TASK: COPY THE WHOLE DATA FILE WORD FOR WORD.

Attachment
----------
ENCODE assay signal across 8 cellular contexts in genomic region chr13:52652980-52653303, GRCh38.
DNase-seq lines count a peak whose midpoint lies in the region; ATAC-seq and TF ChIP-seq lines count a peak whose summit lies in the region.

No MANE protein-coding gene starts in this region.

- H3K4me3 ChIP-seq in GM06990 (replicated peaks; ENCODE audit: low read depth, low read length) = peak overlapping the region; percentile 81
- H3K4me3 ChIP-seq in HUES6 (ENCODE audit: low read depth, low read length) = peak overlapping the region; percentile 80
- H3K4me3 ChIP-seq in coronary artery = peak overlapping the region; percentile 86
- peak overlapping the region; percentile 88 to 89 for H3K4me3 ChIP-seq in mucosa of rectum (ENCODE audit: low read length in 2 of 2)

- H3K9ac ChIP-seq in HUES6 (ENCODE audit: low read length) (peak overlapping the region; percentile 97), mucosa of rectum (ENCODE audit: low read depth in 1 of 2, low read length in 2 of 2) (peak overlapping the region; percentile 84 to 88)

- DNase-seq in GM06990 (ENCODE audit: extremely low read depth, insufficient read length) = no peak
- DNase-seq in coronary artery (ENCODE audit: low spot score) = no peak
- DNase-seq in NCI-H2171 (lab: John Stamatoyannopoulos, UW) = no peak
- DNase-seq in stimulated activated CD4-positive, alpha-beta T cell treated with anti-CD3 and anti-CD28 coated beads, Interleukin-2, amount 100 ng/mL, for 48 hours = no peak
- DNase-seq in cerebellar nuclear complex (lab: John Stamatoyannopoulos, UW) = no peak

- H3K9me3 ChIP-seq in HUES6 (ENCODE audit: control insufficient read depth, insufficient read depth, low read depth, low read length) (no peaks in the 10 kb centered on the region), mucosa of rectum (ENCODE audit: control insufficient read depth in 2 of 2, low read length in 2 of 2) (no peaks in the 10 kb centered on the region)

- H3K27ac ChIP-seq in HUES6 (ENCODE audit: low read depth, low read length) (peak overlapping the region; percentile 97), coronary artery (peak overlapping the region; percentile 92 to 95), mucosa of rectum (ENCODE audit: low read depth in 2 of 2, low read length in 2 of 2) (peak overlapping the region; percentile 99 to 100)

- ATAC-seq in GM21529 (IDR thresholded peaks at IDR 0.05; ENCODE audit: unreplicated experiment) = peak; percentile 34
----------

ENCODE assay signal across 8 cellular contexts in genomic region chr13:52652980-52653303, GRCh38.
DNase-seq lines count a peak whose midpoint lies in the region; ATAC-seq and TF ChIP-seq lines count a peak whose summit lies in the region.

No MANE protein-coding gene starts in this region.

- H3K4me3 ChIP-seq in GM06990 (replicated peaks; ENCODE audit: low read depth, low read length) = peak overlapping the region; percentile 81
- H3K4me3 ChIP-seq in HUES6 (ENCODE audit: low read depth, low read length) = peak overlapping the region; percentile 80
- H3K4me3 ChIP-seq in coronary artery = peak overlapping the region; percentile 86
- peak overlapping the region; percentile 88 to 89 for H3K4me3 ChIP-seq in mucosa of rectum (ENCODE audit: low read length in 2 of 2)

- H3K9ac ChIP-seq in HUES6 (ENCODE audit: low read length) (peak overlapping the region; percentile 97), mucosa of rectum (ENCODE audit: low read depth in 1 of 2, low read length in 2 of 2) (peak overlapping the region; percentile 84 to 88)

- DNase-seq in GM06990 (ENCODE audit: extremely low read depth, insufficient read length) = no peak
- DNase-seq in coronary artery (ENCODE audit: low spot score) = no peak
- DNase-seq in NCI-H2171 (lab: John Stamatoyannopoulos, UW) = no peak
- DNase-seq in stimulated activated CD4-positive, alpha-beta T cell treated with anti-CD3 and anti-CD28 coated beads, Interleukin-2, amount 100 ng/mL, for 48 hours = no peak
- DNase-seq in cerebellar nuclear complex (lab: John Stamatoyannopoulos, UW) = no peak

- H3K9me3 ChIP-seq in HUES6 (ENCODE audit: control insufficient read depth, insufficient read depth, low read depth, low read length) (no peaks in the 10 kb centered on the region), mucosa of rectum (ENCODE audit: control insufficient read depth in 2 of 2, low read length in 2 of 2) (no peaks in the 10 kb centered on the region)

- H3K27ac ChIP-seq in HUES6 (ENCODE audit: low read depth, low read length) (peak overlapping the region; percentile 97), coronary artery (peak overlapping the region; percentile 92 to 95), mucosa of rectum (ENCODE audit: low read depth in 2 of 2, low read length in 2 of 2) (peak overlapping the region; percentile 99 to 100)

- ATAC-seq in GM21529 (IDR thresholded peaks at IDR 0.05; ENCODE audit: unreplicated experiment) = peak; percentile 34